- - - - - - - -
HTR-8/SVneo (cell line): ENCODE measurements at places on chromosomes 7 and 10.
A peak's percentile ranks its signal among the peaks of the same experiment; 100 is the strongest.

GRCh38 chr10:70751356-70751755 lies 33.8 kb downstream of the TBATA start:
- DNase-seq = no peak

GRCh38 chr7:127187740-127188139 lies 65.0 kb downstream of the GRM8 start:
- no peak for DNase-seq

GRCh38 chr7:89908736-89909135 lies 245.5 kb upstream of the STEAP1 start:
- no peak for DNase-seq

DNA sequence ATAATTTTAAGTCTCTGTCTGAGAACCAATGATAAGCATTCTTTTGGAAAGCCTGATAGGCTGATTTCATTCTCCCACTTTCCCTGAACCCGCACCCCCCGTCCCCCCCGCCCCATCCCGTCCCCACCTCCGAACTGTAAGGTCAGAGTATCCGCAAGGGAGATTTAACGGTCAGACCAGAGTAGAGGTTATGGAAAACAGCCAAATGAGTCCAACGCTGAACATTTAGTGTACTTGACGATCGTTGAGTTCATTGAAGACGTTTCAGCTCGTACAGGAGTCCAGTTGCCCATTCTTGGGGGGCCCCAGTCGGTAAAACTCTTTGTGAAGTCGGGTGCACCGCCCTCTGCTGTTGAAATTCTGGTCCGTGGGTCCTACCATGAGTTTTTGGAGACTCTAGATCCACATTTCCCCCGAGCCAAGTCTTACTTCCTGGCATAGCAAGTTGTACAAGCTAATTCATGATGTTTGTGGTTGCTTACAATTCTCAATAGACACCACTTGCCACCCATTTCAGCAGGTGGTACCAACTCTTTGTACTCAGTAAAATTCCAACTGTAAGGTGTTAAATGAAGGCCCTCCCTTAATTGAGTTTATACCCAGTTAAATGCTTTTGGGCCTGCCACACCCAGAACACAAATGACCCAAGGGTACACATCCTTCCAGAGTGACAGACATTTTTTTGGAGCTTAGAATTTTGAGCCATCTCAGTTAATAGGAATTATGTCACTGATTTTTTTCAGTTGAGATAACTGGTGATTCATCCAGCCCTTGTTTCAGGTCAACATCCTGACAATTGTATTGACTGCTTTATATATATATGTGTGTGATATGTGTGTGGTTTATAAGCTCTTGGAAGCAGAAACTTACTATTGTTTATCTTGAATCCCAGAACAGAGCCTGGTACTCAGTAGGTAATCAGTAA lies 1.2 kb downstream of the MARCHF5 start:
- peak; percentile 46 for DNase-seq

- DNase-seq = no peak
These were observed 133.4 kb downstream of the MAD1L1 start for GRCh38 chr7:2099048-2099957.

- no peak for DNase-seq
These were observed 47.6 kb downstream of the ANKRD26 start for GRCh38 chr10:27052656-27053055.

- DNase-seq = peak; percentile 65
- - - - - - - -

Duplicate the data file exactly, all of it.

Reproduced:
HTR-8/SVneo (cell line): ENCODE measurements at places on chromosomes 7 and 10.
A peak's percentile ranks its signal among the peaks of the same experiment; 100 is the strongest.

GRCh38 chr10:70751356-70751755 lies 33.8 kb downstream of the TBATA start:
- DNase-seq = no peak

GRCh38 chr7:127187740-127188139 lies 65.0 kb downstream of the GRM8 start:
- no peak for DNase-seq

GRCh38 chr7:89908736-89909135 lies 245.5 kb upstream of the STEAP1 start:
- no peak for DNase-seq

DNA sequence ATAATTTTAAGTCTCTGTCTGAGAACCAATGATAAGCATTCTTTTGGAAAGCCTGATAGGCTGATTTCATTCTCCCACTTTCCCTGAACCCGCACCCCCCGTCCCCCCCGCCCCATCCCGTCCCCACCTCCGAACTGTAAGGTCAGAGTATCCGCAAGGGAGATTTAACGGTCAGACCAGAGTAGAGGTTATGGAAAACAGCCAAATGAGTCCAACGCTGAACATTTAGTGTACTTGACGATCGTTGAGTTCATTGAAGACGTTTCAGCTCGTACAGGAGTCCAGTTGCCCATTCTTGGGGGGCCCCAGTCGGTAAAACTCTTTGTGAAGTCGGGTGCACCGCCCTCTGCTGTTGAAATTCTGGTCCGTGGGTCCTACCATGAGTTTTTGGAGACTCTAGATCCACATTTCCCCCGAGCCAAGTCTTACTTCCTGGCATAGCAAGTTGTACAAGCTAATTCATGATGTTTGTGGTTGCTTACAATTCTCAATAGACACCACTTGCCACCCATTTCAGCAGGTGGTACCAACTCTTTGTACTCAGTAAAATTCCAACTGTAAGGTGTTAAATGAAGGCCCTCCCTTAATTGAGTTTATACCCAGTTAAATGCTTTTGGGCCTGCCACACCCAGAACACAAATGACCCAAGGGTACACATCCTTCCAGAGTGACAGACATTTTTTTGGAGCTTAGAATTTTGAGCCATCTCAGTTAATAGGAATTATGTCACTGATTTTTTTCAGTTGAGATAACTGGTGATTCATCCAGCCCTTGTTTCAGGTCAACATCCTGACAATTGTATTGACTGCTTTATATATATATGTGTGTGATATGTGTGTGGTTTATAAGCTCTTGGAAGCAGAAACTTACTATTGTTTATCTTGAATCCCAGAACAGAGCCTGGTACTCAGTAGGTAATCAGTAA lies 1.2 kb downstream of the MARCHF5 start:
- peak; percentile 46 for DNase-seq

- DNase-seq = no peak
These were observed 133.4 kb downstream of the MAD1L1 start for GRCh38 chr7:2099048-2099957.

- no peak for DNase-seq
These were observed 47.6 kb downstream of the ANKRD26 start for GRCh38 chr10:27052656-27053055.

- DNase-seq = peak; percentile 65